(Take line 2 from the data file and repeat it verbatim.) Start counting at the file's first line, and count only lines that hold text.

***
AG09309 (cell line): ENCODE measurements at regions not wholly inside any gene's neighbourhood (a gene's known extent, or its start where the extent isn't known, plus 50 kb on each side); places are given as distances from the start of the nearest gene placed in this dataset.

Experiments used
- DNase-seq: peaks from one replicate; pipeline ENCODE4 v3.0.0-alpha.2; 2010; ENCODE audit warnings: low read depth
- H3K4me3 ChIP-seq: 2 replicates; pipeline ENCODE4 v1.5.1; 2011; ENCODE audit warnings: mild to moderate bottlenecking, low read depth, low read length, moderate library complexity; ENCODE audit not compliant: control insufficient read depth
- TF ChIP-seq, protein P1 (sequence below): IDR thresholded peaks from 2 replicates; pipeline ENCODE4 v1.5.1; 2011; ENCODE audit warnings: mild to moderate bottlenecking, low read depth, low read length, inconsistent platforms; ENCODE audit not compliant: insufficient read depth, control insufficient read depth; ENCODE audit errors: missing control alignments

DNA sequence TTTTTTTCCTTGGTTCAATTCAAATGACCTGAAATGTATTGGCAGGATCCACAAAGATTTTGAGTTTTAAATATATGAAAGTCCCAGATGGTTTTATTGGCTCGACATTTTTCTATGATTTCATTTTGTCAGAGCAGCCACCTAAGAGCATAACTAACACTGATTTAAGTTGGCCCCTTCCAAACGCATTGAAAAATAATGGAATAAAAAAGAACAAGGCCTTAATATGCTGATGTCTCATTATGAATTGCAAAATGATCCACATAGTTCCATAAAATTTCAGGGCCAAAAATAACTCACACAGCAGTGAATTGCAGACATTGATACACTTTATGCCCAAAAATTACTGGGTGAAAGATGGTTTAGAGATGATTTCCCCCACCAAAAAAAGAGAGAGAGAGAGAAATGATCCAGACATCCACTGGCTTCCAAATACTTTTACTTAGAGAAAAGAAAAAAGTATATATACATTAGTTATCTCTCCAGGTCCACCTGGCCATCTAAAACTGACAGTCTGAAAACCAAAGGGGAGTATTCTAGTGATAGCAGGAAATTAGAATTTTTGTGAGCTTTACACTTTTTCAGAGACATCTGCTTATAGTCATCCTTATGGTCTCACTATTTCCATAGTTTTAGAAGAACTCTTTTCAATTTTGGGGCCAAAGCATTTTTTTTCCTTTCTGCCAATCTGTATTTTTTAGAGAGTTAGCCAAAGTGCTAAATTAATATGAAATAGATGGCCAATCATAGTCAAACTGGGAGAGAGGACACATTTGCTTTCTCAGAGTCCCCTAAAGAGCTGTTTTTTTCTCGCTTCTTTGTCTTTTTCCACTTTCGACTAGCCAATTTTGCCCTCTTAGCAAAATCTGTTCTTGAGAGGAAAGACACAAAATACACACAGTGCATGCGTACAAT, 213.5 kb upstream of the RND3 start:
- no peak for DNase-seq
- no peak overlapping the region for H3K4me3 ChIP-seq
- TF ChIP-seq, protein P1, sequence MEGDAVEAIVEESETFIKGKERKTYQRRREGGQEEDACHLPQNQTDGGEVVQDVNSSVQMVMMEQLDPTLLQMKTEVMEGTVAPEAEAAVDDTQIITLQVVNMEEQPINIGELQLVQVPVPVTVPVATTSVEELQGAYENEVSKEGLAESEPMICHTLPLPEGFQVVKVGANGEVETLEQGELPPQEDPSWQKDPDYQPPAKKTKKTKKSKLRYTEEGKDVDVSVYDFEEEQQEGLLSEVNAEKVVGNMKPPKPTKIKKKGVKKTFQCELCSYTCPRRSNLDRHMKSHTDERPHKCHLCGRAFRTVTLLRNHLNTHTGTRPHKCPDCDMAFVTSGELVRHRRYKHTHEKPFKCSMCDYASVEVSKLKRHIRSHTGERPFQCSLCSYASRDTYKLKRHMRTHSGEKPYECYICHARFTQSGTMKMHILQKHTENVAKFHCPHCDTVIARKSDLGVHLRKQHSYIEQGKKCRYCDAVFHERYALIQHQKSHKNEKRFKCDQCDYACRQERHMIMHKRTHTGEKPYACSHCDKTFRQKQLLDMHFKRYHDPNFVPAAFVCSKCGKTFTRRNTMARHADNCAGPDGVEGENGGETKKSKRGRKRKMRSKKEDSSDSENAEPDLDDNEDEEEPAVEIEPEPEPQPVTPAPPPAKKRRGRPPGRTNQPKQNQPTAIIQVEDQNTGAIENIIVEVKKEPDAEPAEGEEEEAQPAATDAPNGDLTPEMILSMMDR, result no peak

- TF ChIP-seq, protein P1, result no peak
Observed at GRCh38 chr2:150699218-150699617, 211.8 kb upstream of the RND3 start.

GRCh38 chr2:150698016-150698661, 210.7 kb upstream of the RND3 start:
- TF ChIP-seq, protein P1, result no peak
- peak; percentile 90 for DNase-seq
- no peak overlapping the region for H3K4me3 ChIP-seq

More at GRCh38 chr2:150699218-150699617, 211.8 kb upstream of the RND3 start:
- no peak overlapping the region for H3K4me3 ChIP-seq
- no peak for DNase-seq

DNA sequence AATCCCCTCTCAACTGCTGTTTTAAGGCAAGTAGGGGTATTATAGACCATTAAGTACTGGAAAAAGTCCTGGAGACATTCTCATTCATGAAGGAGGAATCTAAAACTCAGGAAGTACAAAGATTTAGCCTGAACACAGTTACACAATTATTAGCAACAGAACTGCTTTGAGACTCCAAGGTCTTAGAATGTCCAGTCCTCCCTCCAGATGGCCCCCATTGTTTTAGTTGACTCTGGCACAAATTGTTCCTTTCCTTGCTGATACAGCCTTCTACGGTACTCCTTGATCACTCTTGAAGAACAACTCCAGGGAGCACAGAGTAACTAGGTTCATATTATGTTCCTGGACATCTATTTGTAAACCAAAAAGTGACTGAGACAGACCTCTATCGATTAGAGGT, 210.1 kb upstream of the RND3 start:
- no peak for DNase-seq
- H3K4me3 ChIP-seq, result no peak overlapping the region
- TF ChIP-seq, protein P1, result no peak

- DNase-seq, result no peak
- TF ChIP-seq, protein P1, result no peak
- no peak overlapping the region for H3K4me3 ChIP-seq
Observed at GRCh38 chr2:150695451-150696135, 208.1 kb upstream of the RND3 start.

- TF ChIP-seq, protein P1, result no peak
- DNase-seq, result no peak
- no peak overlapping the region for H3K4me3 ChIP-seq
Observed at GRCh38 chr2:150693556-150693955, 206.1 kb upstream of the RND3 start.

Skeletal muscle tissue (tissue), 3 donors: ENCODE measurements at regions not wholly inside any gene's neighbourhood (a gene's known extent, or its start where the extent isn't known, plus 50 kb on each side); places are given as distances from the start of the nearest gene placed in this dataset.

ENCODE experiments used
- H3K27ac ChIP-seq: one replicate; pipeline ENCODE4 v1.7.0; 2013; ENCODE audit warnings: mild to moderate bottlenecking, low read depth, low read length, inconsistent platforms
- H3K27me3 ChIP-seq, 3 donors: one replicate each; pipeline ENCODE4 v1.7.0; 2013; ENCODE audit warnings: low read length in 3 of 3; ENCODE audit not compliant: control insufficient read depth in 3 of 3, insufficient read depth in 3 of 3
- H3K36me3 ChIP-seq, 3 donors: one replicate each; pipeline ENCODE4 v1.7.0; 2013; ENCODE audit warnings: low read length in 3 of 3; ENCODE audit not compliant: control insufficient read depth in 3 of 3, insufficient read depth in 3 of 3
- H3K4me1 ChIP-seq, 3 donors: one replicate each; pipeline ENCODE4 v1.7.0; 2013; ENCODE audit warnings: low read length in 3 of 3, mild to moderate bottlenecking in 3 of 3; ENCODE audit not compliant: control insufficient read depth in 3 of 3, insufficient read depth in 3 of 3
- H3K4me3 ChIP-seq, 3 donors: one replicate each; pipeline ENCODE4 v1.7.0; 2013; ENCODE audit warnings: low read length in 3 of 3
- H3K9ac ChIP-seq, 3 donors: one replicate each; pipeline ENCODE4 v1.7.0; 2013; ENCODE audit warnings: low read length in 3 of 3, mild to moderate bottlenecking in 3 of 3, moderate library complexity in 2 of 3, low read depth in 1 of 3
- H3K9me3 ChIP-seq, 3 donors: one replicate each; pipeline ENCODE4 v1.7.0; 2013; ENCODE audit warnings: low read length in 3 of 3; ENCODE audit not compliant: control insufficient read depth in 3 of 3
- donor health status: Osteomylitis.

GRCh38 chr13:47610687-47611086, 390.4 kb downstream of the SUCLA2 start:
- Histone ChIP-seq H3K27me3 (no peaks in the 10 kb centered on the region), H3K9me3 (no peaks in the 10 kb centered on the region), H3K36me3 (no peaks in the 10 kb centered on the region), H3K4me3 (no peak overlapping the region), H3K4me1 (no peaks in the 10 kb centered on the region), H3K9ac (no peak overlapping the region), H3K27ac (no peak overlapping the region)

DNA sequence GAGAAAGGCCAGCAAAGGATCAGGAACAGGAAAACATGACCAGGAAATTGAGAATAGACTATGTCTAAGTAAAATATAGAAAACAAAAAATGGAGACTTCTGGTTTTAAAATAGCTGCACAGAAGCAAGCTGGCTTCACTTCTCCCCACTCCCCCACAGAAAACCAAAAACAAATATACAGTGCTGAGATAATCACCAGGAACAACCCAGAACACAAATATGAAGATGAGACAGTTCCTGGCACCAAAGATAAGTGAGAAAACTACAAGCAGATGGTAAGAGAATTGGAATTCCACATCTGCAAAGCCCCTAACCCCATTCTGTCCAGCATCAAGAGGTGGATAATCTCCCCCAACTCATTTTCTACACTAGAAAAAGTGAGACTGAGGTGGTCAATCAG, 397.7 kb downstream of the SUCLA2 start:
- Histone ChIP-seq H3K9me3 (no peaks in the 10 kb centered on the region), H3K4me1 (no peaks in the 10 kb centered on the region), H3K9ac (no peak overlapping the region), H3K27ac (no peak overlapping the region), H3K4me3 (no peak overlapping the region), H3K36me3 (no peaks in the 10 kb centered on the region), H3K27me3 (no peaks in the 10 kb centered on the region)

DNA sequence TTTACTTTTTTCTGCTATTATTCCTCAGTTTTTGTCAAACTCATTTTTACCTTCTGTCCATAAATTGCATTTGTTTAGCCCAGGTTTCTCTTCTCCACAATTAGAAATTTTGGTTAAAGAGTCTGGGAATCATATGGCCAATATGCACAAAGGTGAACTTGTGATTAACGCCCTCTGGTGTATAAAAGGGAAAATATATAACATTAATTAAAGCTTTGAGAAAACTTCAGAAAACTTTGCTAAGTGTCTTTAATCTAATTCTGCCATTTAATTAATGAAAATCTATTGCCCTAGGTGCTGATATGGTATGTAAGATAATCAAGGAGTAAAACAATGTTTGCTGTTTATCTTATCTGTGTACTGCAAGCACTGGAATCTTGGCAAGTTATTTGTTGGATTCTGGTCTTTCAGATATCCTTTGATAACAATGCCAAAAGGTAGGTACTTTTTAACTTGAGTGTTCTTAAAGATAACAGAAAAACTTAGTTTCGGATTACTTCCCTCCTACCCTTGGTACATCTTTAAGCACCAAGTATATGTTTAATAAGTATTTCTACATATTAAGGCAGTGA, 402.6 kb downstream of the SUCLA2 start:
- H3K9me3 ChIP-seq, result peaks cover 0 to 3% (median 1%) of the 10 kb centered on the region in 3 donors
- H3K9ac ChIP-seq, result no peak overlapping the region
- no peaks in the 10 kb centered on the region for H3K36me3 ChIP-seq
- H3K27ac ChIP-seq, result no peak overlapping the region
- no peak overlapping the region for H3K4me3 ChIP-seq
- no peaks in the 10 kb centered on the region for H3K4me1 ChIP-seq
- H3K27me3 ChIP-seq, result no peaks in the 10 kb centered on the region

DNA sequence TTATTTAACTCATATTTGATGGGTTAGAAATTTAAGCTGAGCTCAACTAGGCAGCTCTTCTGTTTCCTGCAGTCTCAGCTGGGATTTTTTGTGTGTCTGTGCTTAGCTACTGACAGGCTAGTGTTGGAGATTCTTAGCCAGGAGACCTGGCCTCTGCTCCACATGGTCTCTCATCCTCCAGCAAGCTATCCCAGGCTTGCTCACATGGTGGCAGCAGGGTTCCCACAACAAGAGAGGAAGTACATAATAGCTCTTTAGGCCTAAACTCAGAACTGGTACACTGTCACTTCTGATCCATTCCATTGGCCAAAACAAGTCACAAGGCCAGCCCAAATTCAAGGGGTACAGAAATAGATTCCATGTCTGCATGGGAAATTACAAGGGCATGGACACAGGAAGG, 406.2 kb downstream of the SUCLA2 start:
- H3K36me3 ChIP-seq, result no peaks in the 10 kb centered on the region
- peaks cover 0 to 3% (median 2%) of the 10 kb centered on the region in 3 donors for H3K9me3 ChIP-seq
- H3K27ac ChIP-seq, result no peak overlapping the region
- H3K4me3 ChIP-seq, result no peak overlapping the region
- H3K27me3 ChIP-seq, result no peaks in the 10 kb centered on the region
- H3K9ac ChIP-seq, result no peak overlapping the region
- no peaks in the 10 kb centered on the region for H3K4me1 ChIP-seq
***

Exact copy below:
Experiments used